Photo: Jonas Gahr Støre, Kommunesektorens organisasjon, Via Wikimedia Commons.
A more fragmented parliament
In its parliamentary election on September 13, Norway took a clear turn to the left. Of the 3,876,200 eligible voters in the election – held four years after the last one according to Norway’s fixed-date system – 77.2 per cent cast ballots. The ruling minority centre-right coalition went down from 61 seats in 2017 to 47 in 2021, out of a total of 169 in the Storting, the Norwegian parliament. The right-wing populist Progress Party (FrP), which withdrew from the ruling coalition in 2020, also lost six of the 27 seats it held in the last parliament. Thus, whereas overall the centre-right parties had a majority of seats in the outgoing parliament (88 out of 169), they now have only 68 seats.
If we look at the overall pattern of party system change, the main result was political fragmentation. Both of the two largest parties lost seats, with Labour (AP) losing one seat and the Conservatives (Høyre) losing nine. The biggest winner was the centrist Centre Party (SP), which increased its seat total from 19 to 28. A similar gain took place on the far left, as Red (Rødt), a former Marxist-Leninist party, crossed the 4 per cent threshold and increased its number of seats from one to eight.
Domestic issues dominated the election campaign, and there was very little focus on foreign policy. There were flashes of attention to Norway’s relationship with the European Union, the main question being whether the expected change in government would lead to changes in Norway’s EU affiliation, given that the Centre Party is deeply Eurosceptic. The early stages of the election campaign were marked by a “revolt of the periphery,” which was directed against Oslo and other cities and gave a major boost in support to the rurally based, agrarian Centre Party.
The Centre Party could draw on popular opposition to a regional reform which had amalgamated regions and created the geographically awkward region of Viken, which stretches considerably to the north from the southeastern border with Sweden. A similar change took place at the northern tip of the country, where the two northernmost regions, Troms and Finnmark, were amalgamated against the will of the majority in Finnmark (the No side had won a referendum on the issue by a clear margin: 87 per cent against with 58 per cent participation). There was also discontent with the closure of local police stations and hospitals.
With the revolt of the periphery as a major impetus, in early January 2021 it looked as if the Centre Party could overtake Labour in the polls, and Centre Party leader Trygve Slagsvold Vedum declared himself ready to become prime minister. There were thus three candidates for prime minister going into the final stages of the election campaign: the incumbent Conservative Erna Solberg, Jonas Gahr Støre of Labour and the Centre Party’s Vedum. As the campaign unfolded, the centre-periphery and urban-rural conflict subsided somewhat, while inequality and the green transition moved to centre stage. All parties on the centre-left made rising socioeconomic inequality a theme of their campaigns. But there were competing accounts as to which aspect of inequality should be addressed, as the Centre Party stressed its rural-urban dimension.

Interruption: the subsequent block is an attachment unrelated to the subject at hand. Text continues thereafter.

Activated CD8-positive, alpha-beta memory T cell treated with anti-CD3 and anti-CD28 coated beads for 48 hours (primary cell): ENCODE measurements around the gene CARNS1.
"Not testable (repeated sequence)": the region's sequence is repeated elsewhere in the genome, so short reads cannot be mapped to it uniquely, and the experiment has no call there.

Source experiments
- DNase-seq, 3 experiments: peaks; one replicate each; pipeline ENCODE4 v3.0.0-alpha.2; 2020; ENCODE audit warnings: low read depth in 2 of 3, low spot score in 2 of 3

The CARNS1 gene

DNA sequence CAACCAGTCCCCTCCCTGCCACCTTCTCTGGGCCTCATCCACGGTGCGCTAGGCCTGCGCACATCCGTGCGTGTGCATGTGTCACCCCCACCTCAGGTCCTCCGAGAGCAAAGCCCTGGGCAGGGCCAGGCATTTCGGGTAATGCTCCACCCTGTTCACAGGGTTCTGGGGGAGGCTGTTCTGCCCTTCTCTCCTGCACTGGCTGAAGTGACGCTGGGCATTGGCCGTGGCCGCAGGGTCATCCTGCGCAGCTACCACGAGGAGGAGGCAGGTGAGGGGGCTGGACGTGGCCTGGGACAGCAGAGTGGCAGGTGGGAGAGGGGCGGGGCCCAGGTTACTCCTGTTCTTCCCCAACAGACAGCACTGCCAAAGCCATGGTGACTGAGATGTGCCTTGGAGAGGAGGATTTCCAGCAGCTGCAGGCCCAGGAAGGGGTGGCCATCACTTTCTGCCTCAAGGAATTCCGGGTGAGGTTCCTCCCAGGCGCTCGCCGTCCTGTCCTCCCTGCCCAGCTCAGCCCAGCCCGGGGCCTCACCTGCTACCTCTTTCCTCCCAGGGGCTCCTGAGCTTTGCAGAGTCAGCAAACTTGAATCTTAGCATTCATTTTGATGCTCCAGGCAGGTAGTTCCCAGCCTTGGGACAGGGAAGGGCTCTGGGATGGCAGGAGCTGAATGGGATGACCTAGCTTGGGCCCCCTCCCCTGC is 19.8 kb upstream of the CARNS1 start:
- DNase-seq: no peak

The green transition issue gave the Greens (MDG) a boost in the polls, but in the election the party fell just short of the 4 per cent threshold and therefore only obtained three seats. The other main environmentally focused party, Venstre (as the Liberal Party is known), which had been part of the governing coalition, managed to hold onto its eight seats. The Socialist Left Party (SV), whose campaign stressed both socioeconomic inequality and the need for a green transition, gained two seats to end up with 13. The Centre Party is somewhat divided on how committed to the green transition Norway should be and for some time even prevaricated over whether it thought Norway should be committed to the Paris Agreement, although it came down in support of it eventually. On the other hand, the Progress Party has long been a petro-populist party and is a staunch supporter of the oil industry.
The government’s loss of seats cannot be easily attributed to the COVID-19 pandemic. Norway’s fatality numbers during the COVID-19 period were lower than in a regular influenza year, and the Norwegian government has launched a range of policy programs to buffer people from the pandemic. The negative effects have been far from equally distributed, but it is difficult to pin the responsibility squarely on the government, which as a minority coalition has depended on parliamentary support from opposition parties that at times have dictated government policy.
The new government takes shape
The election result paved the way for a change in government. Unlike Germany, where the Social Democrats governed together with the Christian Democrats until this fall’s election, Norway has no tradition of grand coalitions, and its coalition governments are aligned along the right-left dimension. The left-right cleavage structure is complex, however, with a significant centre-periphery and urban-rural dimension cutting through it. That means that some parties can change sides, as has been the case with the Centre Party. Minority governments without the two large parties are rare. The norm is either a coalition to the left led by Labour or a coalition to the right led by the Conservatives.